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Old April 27, 2019, 09:40 AM   #6
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Wayne has needed to go for many years, along with some of the other long standing board members. The problem is that they've been in for so long and changed or made up rules that pretty much keep them there!

Anytime (such as now) there's talk about ousting them, they close ranks and make it sound like there's personal attacks on them. They tell everyone that they're dealing with the enemy within, basically anyone that wants them to step down.

What Wayne and his cronies don't understand is that they are going to destroy the NRA. Even long standing members have been tearing up their membership cards and mailing them in. I'm sure they understand but at this point don't care and figure that if they have to go, they might as well bring the whole organization down at the same time!

That's the kind of POS Wayne is, always has been and always will be!
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Old April 27, 2019, 10:39 AM   #7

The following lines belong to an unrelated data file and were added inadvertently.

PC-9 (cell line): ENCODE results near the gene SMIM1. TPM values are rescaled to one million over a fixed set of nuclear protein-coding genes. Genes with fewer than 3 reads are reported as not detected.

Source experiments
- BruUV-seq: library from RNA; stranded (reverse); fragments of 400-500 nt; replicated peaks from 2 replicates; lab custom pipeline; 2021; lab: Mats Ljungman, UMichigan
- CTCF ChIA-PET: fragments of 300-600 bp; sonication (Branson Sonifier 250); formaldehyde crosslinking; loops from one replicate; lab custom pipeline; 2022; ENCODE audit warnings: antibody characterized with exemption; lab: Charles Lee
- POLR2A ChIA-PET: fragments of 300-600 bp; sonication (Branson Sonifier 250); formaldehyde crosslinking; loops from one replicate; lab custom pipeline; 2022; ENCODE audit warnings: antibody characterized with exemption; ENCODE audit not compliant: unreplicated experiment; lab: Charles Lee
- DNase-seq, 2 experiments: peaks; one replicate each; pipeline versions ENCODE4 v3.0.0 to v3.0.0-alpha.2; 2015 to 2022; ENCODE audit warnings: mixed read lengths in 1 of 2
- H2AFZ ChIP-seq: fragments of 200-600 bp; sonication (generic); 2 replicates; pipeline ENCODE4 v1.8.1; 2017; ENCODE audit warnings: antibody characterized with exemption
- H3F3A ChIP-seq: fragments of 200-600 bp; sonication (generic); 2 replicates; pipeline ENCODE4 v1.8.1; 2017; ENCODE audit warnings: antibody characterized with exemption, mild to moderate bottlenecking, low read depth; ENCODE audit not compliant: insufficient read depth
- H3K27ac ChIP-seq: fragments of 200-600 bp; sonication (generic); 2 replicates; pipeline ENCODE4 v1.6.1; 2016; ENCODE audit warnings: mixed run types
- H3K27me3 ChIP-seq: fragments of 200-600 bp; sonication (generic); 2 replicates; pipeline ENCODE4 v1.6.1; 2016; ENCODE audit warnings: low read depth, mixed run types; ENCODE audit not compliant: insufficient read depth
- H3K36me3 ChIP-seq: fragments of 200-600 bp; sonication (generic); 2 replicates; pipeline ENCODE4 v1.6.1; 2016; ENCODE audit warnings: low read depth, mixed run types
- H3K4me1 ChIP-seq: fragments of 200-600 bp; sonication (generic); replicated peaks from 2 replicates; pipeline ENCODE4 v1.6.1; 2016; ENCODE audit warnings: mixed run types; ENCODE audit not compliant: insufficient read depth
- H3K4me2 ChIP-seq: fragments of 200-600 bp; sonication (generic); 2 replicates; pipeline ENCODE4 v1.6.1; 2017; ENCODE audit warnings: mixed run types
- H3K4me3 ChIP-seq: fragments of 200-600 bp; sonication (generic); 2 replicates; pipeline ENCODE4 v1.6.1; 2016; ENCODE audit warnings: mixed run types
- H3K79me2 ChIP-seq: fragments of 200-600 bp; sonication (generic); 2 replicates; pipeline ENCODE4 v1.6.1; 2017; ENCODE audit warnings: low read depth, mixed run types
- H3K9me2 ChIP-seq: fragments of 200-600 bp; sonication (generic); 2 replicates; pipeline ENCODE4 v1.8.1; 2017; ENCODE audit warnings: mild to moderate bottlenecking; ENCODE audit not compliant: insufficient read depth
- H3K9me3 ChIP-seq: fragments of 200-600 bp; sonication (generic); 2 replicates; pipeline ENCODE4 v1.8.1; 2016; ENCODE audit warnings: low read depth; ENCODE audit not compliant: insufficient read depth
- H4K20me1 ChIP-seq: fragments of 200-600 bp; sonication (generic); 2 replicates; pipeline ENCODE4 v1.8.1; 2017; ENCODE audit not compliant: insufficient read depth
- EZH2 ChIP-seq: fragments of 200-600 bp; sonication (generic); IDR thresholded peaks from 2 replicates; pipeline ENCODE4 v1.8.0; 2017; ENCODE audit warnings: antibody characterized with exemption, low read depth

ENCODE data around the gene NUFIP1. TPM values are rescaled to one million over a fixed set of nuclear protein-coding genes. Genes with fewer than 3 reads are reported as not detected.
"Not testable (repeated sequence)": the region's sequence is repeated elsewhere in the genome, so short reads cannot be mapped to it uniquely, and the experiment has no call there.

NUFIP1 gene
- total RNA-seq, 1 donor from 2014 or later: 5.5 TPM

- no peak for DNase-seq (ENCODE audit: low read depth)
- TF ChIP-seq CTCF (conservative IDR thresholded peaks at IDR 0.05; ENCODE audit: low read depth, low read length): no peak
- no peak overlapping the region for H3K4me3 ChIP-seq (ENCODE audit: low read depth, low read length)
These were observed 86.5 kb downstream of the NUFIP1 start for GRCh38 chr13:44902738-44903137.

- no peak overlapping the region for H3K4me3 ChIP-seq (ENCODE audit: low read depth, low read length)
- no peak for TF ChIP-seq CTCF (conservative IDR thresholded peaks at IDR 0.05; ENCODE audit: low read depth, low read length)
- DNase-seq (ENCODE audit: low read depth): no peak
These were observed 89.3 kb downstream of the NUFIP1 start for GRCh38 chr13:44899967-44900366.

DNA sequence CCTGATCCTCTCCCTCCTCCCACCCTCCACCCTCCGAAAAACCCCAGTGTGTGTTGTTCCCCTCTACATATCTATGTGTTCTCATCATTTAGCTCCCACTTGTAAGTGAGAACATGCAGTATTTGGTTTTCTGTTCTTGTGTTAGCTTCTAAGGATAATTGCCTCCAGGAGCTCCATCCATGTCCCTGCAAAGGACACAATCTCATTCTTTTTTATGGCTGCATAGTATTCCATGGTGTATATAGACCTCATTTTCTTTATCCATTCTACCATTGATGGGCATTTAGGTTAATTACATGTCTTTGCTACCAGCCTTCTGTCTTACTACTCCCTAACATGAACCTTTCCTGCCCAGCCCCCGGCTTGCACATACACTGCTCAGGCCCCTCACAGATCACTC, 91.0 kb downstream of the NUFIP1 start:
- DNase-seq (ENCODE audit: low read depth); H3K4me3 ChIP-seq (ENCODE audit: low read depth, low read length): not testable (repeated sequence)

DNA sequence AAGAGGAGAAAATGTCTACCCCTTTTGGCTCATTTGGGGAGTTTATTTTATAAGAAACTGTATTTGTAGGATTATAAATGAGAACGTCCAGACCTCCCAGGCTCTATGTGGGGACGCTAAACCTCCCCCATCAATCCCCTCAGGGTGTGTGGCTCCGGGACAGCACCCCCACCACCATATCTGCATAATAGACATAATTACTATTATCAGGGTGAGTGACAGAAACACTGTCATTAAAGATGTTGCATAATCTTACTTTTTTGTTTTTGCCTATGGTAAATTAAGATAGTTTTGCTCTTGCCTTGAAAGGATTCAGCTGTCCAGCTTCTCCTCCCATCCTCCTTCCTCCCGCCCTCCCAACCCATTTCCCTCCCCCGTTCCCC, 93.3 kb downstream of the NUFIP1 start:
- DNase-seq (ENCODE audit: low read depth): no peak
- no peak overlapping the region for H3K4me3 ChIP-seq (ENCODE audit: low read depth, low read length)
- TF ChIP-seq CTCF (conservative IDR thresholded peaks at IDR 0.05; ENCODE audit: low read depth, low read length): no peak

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it turns out, North won't be running for reelection. He's out as of next week.
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Old April 27, 2019, 10:44 AM   #8
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Quote:
it turns out, North won't be running for reelection. He's out as of next week.
Verrrrry interesting...
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Old April 27, 2019, 11:51 AM   #9
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I agree that new leadership is needed as well as new public relations.
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Old April 27, 2019, 12:58 PM   #10
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Quote:
Originally Posted by WyMark View Post
I don't think this is even remotely accurate. The greed and corruption at the top of the organization is doing a much better job of destroying it from within than any anti-gun activists could even dream of.